Improving home values and a soaring stock market are making the rich richer. But those looking to put that newfound wealth toward moving into a ritzier ZIP code are hitting a snag: a lack of mansions on the market.
Altos Research reports that in the nation's 90 wealthiest ZIP codes, the supply of for-sale mansions fell at a faster rate over the past year than it did in the broader market, according to a CNBC article.
It's even worse in the richest areas of the country, where inventory plummeted by 50 percent. In Carmel, Calif., for example, there were only four mansions priced at $1 million or more on the market at the end of last month. Inventory is down 76 percent from a year ago in that ZIP code.
Other traditionally exclusive areas are seeing a similar dearth of pricey real estate. In Old Greenwich, Conn., only 10 homes priced at $1 million or more were on the market at the end of May. A year ago in Palm Beach, Fla., there were 89 homes on the market priced above $1 million, according to Altos Research. Last month there were 26.
David Ogilvy of David Ogilvy & Associates in Greenwich, Conn., told CNBC that one of his listings, a $1.38 million mansion, sold in two days after being viewed 14 times. "The Old Greenwich market right now is just super-hot," he said.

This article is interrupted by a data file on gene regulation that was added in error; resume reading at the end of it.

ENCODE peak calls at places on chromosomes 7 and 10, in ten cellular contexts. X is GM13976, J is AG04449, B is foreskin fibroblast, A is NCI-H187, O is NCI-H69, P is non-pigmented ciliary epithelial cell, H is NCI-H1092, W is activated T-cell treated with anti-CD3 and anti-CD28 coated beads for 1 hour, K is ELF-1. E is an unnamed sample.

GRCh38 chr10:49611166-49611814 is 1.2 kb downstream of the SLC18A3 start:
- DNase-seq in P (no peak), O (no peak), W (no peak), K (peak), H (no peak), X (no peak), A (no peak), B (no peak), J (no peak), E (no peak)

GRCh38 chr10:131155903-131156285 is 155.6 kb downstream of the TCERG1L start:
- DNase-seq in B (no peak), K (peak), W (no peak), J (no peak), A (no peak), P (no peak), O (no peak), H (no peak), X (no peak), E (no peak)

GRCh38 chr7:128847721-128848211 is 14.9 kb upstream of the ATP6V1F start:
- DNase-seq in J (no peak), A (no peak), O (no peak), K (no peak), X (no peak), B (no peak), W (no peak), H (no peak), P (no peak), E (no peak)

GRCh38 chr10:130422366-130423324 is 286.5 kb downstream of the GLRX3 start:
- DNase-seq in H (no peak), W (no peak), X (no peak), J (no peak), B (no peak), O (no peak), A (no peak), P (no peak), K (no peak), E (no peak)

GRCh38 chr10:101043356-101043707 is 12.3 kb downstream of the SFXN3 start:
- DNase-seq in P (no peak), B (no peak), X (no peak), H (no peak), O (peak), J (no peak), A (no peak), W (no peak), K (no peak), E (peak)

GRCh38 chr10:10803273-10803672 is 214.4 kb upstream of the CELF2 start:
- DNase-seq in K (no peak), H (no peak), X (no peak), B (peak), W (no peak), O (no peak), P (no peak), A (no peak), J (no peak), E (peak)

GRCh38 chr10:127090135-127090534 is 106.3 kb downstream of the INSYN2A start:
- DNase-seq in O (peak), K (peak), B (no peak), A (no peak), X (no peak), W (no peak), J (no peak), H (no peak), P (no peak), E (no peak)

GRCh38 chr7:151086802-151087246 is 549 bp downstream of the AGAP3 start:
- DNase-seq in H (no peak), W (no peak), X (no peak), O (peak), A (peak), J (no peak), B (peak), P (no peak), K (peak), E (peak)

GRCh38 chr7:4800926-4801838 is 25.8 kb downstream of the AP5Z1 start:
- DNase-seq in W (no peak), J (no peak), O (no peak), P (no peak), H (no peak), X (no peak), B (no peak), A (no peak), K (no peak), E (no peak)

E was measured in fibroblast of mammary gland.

Buyers are coming to wealthy ZIP codes from other states, Europe, Asia and Latin America. Not all are looking for a primary residence -- some are seeking luxury second homes.
Rick Sharga, executive vice president of Carrington Mortgage Holdings in Santa Ana, Calif., says there are more move-up buyers than first-time buyers in the market for homes, and that means more demand for larger homes.
Lack of inventory is also bringing back bidding wars on homes in some desirable parts of the country, he adds, estimating that 70 percent of the homes sold in California recently have had multiple bids. Investors are also driving competition for property. Homebuyers will have to be vigilant and patient, he says, if they want to live among the rich.
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